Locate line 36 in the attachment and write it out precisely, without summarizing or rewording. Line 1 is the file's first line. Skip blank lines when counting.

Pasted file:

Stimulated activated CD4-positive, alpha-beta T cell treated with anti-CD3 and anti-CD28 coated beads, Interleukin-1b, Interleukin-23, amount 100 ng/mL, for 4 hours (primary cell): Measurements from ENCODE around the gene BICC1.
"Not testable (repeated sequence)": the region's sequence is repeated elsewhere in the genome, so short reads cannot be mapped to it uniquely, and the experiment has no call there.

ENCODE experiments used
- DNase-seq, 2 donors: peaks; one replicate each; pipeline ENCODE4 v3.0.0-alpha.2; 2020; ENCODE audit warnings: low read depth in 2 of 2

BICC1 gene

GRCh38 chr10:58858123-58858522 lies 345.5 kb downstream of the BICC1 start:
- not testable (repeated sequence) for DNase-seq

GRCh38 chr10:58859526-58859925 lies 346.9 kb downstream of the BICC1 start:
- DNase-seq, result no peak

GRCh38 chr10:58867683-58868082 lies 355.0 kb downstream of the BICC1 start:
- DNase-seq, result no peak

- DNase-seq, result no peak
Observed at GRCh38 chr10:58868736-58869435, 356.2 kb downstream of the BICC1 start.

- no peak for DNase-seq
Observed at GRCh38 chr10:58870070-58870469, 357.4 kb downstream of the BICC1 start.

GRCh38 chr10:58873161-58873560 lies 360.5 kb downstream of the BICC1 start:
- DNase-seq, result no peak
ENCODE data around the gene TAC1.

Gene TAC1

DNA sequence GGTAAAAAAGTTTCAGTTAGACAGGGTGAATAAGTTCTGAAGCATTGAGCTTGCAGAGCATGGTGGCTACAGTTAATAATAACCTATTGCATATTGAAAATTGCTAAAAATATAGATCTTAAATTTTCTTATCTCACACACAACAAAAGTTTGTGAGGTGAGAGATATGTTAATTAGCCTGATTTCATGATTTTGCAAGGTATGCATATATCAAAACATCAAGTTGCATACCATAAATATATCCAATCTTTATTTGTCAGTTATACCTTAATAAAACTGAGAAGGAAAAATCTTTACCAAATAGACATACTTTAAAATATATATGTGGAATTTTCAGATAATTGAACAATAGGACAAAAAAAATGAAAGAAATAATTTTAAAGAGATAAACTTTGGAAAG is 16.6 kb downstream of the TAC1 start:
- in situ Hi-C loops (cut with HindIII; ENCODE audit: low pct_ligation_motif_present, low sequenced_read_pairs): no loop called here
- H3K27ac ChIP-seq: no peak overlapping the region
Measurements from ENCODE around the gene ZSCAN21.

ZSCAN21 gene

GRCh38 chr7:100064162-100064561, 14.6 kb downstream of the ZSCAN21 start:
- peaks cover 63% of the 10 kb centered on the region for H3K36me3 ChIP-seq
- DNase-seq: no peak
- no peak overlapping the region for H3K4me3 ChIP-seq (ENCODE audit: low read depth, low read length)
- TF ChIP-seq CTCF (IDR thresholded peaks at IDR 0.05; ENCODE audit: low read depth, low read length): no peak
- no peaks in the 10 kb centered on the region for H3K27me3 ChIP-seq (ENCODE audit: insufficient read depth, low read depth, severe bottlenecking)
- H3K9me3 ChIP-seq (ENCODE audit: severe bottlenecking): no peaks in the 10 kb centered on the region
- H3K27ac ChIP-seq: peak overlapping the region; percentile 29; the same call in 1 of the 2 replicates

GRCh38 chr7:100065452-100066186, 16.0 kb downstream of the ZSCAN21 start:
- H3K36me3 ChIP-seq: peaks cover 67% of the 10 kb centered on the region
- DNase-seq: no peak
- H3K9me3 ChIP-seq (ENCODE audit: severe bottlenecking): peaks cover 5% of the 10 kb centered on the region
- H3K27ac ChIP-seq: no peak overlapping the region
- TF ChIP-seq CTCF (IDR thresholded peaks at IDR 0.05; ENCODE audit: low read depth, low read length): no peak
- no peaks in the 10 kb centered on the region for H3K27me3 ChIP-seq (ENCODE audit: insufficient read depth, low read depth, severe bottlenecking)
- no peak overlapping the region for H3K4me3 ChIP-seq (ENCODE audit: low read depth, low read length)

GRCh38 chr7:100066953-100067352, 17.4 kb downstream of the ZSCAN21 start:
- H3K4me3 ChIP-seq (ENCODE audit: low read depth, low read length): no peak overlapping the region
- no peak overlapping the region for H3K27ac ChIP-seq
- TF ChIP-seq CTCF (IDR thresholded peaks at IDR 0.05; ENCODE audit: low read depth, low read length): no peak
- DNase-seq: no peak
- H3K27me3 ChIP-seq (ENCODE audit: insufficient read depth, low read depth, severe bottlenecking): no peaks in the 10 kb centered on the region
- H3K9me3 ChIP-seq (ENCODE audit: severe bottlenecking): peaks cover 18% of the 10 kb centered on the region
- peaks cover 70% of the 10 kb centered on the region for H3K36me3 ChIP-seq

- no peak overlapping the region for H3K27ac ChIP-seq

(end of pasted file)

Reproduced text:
- H3K9me3 ChIP-seq (ENCODE audit: severe bottlenecking): peaks cover 5% of the 10 kb centered on the region